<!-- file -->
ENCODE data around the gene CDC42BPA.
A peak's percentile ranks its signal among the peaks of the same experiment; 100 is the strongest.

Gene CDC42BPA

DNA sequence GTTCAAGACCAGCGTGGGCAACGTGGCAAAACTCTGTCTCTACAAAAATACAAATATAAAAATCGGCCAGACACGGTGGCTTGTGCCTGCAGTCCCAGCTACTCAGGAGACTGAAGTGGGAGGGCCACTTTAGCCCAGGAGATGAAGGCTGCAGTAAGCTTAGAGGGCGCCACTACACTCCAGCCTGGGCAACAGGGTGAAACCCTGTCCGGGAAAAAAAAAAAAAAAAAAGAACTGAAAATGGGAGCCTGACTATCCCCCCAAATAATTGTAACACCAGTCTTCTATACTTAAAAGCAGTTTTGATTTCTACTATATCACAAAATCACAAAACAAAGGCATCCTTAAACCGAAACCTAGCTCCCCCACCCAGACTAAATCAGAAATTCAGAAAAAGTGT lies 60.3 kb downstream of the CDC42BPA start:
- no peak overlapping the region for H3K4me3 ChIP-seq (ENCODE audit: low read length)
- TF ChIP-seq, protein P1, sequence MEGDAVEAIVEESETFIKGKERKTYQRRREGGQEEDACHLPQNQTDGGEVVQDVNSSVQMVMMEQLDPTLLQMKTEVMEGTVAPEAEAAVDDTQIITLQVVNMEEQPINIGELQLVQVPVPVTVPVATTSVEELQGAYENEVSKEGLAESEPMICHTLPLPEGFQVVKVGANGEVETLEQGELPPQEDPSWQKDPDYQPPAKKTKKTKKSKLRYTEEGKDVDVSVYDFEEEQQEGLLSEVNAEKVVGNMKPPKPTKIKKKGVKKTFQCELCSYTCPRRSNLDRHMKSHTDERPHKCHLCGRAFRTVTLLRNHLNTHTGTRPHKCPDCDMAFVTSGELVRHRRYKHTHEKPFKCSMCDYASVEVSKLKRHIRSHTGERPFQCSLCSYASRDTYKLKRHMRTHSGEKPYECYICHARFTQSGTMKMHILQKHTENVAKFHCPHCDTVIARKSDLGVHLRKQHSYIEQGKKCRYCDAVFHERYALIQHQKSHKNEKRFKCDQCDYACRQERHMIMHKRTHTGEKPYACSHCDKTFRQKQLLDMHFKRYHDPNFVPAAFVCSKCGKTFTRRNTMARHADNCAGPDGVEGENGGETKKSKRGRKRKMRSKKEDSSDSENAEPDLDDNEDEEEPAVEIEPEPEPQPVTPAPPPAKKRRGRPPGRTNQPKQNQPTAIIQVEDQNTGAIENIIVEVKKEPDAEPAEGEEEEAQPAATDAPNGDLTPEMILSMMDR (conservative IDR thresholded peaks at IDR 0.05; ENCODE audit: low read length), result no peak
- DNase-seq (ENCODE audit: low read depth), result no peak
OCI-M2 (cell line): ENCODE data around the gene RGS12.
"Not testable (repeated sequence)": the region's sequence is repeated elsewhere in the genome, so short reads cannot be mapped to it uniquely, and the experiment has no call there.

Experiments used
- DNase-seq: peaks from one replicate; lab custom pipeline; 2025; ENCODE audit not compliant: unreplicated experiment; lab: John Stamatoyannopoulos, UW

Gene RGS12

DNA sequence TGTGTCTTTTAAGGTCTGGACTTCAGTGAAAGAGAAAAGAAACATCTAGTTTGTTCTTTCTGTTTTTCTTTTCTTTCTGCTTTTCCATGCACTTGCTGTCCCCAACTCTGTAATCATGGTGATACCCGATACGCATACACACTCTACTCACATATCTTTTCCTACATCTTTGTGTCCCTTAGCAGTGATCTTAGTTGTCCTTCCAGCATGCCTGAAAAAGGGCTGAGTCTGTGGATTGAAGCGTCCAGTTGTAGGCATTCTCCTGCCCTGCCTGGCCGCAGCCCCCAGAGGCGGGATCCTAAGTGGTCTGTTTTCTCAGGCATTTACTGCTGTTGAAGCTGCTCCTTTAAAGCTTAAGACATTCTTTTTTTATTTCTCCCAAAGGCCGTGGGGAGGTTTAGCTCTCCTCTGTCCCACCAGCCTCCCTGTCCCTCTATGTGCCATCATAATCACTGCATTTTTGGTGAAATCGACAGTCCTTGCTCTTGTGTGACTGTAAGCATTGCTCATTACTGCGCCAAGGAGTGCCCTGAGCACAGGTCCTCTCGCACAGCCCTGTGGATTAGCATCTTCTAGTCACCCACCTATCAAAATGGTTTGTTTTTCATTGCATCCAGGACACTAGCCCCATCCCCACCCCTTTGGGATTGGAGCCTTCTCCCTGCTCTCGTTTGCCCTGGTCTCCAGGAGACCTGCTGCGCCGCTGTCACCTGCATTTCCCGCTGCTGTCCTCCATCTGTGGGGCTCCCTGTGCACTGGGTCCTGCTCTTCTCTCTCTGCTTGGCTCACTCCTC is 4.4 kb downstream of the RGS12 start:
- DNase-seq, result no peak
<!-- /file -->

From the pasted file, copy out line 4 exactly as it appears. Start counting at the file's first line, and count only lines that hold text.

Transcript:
DNA sequence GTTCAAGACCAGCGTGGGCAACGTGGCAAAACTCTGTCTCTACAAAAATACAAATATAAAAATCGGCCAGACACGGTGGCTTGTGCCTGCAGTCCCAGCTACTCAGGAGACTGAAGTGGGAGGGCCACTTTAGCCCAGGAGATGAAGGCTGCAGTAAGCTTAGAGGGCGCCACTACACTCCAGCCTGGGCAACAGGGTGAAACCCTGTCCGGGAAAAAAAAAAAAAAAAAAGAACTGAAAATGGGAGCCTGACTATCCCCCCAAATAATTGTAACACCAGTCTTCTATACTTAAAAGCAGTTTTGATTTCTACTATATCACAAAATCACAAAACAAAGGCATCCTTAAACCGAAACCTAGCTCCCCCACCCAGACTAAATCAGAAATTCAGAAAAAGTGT lies 60.3 kb downstream of the CDC42BPA start: